At the other end of the spectrum — a lot of the poorest Saudis, whose families are headed by women like Shamir, who are either widowed or divorced, or have husbands who can not work. According to Islamic law, men are required to provide financial and women and their children. Therefore, women with no husband present themselves in a difficult position without her husband's income, especially because the strict religious and cultural limitations of the kingdom make it difficult for women to find work.
The situation for many families, including the family, Shamir, and even worse, because they are "non-citizens" and are not officially recognized as Saudi citizens, having been born in the country.
The UN estimates that Saudi Arabia's 70,000 non-citizens, most of them — the descendants of nomadic tribes, whose traditional territory included parts of several countries. Their legal oblivion makes it difficult for them obtain government benefits.
Shamir, who 35 years old, lives in the shadow of a huge cement plant. Houses and trees are hidden by haze of smoke and dust. Her concrete house is at the end of a narrow street where graffiti covered wall with cracks and garbage lying around in the street. The landlord threatened to evict her house her and the owner of a local shop refused to give her food and fuel for cooking on credit. It lives mostly on handouts from the rich Saudis who bring food and clothes.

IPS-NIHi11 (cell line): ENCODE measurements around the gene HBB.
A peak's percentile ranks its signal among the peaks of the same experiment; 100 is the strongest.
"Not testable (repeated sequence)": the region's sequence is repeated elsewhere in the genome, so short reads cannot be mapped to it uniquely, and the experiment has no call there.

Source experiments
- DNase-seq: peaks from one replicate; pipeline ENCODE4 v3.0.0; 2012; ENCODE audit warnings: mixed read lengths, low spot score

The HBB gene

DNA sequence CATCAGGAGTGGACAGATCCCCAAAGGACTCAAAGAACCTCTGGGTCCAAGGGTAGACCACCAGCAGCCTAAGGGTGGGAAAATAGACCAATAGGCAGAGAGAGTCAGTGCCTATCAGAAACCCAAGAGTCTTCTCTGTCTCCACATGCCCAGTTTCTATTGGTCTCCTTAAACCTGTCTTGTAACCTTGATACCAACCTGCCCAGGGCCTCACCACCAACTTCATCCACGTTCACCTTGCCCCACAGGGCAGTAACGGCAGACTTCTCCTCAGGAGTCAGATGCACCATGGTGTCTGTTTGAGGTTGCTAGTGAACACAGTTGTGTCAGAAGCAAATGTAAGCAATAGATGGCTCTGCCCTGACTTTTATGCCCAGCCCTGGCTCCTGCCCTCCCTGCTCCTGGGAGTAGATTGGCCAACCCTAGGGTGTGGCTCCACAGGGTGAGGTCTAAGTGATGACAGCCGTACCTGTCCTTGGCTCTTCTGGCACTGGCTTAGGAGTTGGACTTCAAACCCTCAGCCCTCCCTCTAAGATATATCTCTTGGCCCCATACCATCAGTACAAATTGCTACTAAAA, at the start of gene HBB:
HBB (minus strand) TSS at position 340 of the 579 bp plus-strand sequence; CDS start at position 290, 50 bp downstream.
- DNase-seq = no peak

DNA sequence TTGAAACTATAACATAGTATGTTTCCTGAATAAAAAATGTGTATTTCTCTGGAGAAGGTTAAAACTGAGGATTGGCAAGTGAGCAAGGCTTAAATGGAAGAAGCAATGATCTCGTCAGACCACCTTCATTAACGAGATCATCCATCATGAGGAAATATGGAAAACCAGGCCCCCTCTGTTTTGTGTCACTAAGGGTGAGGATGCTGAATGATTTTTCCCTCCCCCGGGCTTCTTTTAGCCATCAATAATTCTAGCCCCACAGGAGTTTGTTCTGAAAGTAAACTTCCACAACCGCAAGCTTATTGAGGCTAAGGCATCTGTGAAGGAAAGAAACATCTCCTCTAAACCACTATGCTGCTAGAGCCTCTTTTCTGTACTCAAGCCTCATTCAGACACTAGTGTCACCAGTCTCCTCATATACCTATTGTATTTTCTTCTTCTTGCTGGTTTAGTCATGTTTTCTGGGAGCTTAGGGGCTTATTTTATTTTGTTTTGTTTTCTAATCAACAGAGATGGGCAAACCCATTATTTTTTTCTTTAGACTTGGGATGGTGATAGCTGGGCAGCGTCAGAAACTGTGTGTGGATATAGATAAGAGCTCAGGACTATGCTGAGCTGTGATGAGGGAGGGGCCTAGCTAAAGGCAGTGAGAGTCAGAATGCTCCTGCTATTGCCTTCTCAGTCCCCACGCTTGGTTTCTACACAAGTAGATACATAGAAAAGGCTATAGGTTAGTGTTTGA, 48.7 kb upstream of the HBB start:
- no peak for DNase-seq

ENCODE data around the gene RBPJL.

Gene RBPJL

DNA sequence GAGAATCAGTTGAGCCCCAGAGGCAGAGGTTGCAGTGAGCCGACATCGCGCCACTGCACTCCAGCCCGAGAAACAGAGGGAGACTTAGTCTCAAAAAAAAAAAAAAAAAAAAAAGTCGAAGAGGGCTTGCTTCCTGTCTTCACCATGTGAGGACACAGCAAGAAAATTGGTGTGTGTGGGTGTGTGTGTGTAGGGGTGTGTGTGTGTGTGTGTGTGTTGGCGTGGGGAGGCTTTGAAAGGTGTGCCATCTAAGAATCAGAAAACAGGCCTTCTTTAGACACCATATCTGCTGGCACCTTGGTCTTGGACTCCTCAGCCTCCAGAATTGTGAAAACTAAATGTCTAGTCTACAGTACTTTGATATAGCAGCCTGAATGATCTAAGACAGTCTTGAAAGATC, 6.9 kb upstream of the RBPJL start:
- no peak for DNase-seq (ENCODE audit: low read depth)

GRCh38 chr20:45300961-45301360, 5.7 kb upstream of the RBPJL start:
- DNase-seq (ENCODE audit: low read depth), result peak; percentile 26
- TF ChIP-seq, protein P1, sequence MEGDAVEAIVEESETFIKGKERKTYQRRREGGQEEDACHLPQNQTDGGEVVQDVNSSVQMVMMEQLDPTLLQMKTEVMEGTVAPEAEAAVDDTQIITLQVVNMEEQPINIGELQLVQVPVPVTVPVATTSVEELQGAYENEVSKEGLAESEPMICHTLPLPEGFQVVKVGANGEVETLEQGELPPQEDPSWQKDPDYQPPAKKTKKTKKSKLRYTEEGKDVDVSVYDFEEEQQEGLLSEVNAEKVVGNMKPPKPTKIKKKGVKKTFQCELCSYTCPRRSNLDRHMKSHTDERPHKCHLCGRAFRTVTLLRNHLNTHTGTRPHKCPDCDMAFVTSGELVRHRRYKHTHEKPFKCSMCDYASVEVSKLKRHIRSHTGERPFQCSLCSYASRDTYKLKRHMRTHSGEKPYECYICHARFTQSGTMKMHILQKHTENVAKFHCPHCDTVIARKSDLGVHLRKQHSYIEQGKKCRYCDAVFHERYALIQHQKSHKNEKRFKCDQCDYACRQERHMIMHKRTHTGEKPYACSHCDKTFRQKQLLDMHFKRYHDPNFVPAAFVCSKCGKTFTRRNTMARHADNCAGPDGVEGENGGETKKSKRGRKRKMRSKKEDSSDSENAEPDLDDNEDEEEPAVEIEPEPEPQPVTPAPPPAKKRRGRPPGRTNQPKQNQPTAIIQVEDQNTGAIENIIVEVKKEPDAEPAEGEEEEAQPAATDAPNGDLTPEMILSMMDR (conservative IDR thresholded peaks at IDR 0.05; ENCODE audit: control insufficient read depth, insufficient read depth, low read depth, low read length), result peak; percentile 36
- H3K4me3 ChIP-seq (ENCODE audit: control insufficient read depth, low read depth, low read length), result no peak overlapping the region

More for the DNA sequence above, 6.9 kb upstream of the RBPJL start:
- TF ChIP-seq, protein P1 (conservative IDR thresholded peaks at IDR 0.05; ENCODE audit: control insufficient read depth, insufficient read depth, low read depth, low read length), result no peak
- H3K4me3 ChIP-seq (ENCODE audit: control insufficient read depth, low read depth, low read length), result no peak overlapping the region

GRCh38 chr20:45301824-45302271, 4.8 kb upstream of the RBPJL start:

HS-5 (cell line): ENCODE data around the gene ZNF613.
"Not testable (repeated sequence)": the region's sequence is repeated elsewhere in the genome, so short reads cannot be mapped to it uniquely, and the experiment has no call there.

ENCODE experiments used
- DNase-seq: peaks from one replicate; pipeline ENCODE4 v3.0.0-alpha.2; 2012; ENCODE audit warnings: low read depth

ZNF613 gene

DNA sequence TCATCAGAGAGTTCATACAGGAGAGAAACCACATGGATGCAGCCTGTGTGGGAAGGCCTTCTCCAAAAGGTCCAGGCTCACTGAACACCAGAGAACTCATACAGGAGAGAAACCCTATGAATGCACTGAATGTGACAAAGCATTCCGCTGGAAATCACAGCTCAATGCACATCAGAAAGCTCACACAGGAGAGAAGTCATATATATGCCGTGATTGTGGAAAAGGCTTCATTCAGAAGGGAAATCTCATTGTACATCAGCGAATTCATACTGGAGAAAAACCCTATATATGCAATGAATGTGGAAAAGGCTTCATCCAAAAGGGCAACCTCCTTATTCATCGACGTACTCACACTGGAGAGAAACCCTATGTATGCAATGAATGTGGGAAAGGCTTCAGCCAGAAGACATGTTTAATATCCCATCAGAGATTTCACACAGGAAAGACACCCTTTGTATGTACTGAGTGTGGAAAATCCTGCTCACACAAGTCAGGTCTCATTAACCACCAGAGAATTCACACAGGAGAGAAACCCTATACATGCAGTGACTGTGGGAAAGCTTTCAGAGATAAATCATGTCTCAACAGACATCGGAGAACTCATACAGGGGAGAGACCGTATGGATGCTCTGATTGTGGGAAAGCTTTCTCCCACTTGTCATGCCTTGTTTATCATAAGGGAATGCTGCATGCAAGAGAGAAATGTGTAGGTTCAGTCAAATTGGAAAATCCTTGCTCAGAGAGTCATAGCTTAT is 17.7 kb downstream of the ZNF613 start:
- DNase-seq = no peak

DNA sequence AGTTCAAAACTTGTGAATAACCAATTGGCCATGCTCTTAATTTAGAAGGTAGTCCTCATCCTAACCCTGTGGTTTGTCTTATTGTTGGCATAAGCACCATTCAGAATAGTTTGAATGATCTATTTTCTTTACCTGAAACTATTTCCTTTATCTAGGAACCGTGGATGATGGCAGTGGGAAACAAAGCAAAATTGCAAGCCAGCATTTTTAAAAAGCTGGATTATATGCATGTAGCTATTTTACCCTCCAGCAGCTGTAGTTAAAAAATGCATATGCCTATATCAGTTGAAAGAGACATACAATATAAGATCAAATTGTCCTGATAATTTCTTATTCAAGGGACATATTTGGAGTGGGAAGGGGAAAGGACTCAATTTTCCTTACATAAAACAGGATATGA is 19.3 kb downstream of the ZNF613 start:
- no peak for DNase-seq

On a recent morning her children ran to the door to help unload the products that brought a couple of Riyadh on his "off-road vehicle." Shamir said that donations to help her pay for the electricity to use the air conditioner, but that she did not have enough money to buy school supplies for the children.
While the Saudi youth of the middle class has all the latest gadgets, the 14-year-old daughter Shamir, Nora, never used e-mail or Facebook. Husband Shamir has a second wife who has 10 children. Most of them are unemployed.
Shamir said her husband was earning about $ 500 a month as a security guard until his health forced him t
o leave work five years ago. She said that she tried in vain to find a job as a dressmaker or the cleaning lady.
"I was patient all these years," — said Shamir. "I hope that God will reward me a better life for my children."
This material has been published in "The Guardian Weekly," which also includes material from the "Washington Post".